The Strider: The barminess of the long-distance runner

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Twenty-eight years ago, I could run 800 metres in two minutes dead, 1500 metres in 4min 10sec and 3,000 metres in nine minutes.

Twenty-eight years ago, I could run 800 metres in two minutes dead, 1500 metres in 4min 10sec and 3,000 metres in nine minutes.

Pretty hot... but I was 17 then. I'm 45 now, and up until a year ago all I had managed since was the occasional jog around Clapham Common. I've also got a busy job as a Fleet Street photographer, plus a wife and a family.

But if I'm going to do justice to my place in the 2002 London Marathon on 14 April, I think I'm going to have to push myself a little harder... and you can catch up with me every two weeks until D-Day.

I have made a start, though. Like the 30,000 or so others who will join me on the starting line in three months' time, I have begun training. For about six months I have been out there on the pavements and in the parks four times a week, managing to run 17 miles three times during this period. I have even raced a couple of half-marathons.

But at the end of these races I felt exhausted – the thought of then running the same distance again seemed ludicrous. Until, that is, I considered my performance. One hour 41 minutes for a half-marathon isn't bad, respectable even, and at least it puts me on course for a decent full-marathon time of around three-and-a-half hours. I'm ahead of the game.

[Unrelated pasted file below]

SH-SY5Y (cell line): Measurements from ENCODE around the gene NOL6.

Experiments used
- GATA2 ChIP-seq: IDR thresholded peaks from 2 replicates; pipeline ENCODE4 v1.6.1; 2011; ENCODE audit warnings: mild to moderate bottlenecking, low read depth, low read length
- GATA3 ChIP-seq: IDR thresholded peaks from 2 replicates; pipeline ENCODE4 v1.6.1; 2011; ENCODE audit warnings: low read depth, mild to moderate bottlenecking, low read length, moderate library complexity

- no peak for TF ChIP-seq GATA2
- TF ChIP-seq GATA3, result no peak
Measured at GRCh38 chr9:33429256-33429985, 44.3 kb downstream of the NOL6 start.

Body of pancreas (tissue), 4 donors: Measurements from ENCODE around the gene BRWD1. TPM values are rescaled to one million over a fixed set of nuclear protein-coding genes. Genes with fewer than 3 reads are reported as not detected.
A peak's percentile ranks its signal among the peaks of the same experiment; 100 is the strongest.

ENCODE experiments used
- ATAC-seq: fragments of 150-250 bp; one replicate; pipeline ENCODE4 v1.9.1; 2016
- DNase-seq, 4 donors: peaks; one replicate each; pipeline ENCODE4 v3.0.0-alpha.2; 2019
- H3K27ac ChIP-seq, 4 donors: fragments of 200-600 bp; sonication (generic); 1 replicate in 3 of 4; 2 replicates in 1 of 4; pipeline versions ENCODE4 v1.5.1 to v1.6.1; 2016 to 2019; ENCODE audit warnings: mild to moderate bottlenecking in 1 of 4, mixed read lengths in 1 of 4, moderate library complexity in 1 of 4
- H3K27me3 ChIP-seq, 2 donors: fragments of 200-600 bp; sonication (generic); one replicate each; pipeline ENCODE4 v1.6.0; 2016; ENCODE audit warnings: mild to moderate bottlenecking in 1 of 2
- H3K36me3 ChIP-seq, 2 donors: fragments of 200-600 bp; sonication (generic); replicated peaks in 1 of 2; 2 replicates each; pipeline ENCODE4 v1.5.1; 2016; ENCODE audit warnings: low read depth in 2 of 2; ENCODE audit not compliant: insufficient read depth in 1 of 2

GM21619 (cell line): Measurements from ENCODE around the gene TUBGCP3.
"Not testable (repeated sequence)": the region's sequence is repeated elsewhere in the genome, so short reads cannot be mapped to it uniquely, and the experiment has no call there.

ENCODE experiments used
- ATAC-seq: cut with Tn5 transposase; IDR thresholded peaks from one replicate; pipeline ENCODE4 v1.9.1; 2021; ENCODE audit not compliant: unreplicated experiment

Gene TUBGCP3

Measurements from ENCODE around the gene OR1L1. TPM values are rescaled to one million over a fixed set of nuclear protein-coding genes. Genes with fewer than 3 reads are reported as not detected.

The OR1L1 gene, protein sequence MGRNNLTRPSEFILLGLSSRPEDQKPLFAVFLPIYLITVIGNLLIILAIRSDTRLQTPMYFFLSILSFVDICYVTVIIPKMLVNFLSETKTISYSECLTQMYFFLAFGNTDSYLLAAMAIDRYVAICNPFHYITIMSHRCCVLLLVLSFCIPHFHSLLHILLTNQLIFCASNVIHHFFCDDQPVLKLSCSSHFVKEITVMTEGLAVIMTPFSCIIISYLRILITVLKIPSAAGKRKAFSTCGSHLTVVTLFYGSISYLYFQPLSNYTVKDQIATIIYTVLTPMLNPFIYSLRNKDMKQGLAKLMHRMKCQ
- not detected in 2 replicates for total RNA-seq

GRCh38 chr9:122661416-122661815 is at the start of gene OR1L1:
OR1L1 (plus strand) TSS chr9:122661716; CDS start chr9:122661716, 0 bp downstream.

Since then, I have joined Dulwich Running Club. But the problem now will be finding the time to step up the mileage – making time to get out and run despite the constraints of work and family life is difficult. Between now and 14 April I have to face the prospect of pounding the streets of London for at least five days a week to achieve a minimum of 30 miles.

I will be experimenting with various vile isotonic drinks and gels until I find one I dislike the least, trying a variety of pieces of kit and apparel, and attempting to avoid injury. Worst of all, my family and friends are going to have to put up with me banging on about seven-minute miles and interval training.

But at least I look the part: a sweatband for my forehead; sunglasses that do not jiggle up and down; a technical vest to wick the sweat away; a blue-and-yellow waterproof jacket with vents to manage my body heat; and running shoes with grid technology.

Finally, a water bottle which straps around my waist and is angled at 45 degrees for easy access, to replace the wicked-away fluid. My wife says I look like a trainspotter.

There was a record entry for this year's London Marathon, and entries are now closed. The official website,, will shortly be posting details of the entry system for next year. For details of over 470 other marathons, visit

The Strider returns on 27 January